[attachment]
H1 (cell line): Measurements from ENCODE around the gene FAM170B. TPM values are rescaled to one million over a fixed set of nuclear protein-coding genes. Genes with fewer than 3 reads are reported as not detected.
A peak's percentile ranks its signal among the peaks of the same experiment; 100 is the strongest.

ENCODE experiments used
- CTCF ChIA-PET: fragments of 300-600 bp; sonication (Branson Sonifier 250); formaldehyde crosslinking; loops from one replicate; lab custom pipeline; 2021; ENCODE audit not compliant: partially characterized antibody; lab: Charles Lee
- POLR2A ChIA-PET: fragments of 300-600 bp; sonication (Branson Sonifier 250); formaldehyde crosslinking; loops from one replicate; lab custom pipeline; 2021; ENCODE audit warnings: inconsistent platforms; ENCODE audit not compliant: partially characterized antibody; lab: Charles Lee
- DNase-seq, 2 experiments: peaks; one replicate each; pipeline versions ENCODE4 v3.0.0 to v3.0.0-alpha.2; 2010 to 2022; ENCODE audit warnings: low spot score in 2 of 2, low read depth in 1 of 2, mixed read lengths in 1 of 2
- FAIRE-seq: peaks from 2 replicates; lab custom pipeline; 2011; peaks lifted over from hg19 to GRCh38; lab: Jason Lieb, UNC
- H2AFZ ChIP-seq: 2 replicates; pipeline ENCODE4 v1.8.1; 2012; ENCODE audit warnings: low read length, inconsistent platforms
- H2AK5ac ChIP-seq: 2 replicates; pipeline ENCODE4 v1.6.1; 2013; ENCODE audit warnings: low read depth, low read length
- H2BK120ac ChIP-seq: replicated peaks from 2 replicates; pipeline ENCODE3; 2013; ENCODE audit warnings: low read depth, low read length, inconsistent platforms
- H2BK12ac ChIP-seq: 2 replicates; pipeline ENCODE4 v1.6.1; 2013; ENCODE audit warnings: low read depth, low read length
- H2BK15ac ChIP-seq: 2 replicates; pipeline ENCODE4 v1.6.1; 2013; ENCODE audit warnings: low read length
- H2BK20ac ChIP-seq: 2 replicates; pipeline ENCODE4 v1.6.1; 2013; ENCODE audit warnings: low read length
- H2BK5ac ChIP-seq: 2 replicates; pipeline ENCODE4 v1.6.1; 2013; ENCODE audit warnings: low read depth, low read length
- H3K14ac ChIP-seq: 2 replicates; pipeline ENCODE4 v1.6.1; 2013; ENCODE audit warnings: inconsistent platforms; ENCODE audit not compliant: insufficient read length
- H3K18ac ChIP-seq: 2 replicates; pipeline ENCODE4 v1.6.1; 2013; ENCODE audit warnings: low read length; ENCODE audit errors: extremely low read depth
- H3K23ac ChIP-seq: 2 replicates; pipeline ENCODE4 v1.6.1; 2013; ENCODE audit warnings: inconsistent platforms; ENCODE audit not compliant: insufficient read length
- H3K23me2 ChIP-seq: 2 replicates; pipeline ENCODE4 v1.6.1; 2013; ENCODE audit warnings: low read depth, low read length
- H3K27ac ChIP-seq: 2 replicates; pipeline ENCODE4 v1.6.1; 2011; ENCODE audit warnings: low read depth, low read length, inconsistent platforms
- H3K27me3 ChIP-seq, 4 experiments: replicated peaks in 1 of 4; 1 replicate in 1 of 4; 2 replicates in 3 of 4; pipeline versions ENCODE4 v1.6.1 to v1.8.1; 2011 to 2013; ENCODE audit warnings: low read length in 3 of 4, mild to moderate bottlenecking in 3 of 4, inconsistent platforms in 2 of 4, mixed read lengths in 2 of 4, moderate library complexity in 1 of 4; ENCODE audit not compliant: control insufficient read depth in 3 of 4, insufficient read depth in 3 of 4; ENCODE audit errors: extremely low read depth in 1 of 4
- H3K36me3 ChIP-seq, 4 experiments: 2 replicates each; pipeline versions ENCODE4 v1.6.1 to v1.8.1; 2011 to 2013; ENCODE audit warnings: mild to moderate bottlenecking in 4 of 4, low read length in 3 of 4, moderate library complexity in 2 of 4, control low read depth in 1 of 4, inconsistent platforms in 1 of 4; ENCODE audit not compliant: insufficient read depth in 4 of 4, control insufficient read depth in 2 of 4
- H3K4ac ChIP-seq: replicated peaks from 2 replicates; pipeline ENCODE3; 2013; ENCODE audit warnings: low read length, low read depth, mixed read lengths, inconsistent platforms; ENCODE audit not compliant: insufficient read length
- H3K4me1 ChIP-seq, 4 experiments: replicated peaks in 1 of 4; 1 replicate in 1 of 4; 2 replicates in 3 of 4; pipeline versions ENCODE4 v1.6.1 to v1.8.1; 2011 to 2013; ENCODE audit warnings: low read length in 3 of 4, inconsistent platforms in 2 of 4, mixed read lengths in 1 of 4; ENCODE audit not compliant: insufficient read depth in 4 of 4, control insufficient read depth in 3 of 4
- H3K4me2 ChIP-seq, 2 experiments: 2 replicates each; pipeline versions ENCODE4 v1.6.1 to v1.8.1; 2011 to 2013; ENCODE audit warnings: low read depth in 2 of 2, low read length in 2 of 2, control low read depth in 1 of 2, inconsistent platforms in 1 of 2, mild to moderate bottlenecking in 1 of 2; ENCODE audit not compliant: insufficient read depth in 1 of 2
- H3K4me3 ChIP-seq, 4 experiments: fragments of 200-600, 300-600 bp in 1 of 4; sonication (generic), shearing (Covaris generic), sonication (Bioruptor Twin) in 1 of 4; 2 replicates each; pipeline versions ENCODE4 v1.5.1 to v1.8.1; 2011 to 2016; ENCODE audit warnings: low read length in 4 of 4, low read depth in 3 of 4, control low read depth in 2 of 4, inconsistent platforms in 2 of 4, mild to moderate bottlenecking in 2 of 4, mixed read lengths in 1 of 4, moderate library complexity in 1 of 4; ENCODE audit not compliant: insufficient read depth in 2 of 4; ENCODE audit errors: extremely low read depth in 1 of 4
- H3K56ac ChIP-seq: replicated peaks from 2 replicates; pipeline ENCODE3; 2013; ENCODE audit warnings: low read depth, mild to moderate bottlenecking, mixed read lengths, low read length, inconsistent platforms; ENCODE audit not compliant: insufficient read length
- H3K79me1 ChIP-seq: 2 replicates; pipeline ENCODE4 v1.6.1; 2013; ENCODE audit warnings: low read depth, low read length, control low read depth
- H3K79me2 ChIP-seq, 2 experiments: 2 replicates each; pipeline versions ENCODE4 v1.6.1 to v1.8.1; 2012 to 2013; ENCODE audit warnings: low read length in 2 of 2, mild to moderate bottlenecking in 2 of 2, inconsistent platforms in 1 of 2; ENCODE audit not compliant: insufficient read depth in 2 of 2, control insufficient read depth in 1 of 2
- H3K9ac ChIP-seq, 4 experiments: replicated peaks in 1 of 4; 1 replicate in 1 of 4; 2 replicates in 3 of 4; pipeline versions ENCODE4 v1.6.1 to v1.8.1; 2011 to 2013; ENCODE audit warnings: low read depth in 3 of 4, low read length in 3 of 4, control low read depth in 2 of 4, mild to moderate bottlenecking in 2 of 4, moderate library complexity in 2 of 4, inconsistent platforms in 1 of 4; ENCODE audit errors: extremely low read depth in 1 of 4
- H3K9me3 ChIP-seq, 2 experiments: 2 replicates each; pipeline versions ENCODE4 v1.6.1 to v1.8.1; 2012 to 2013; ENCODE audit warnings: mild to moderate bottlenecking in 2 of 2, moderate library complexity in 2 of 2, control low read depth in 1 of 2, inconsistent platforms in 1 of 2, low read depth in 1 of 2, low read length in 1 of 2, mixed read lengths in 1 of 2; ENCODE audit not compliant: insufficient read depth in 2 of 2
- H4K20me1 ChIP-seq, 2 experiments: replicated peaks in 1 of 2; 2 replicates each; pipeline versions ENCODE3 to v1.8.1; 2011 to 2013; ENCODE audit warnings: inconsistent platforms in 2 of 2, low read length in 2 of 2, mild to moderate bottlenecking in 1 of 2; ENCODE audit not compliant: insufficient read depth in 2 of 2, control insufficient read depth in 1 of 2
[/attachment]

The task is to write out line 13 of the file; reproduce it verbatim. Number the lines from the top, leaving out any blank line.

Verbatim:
- H2BK20ac ChIP-seq: 2 replicates; pipeline ENCODE4 v1.6.1; 2013; ENCODE audit warnings: low read length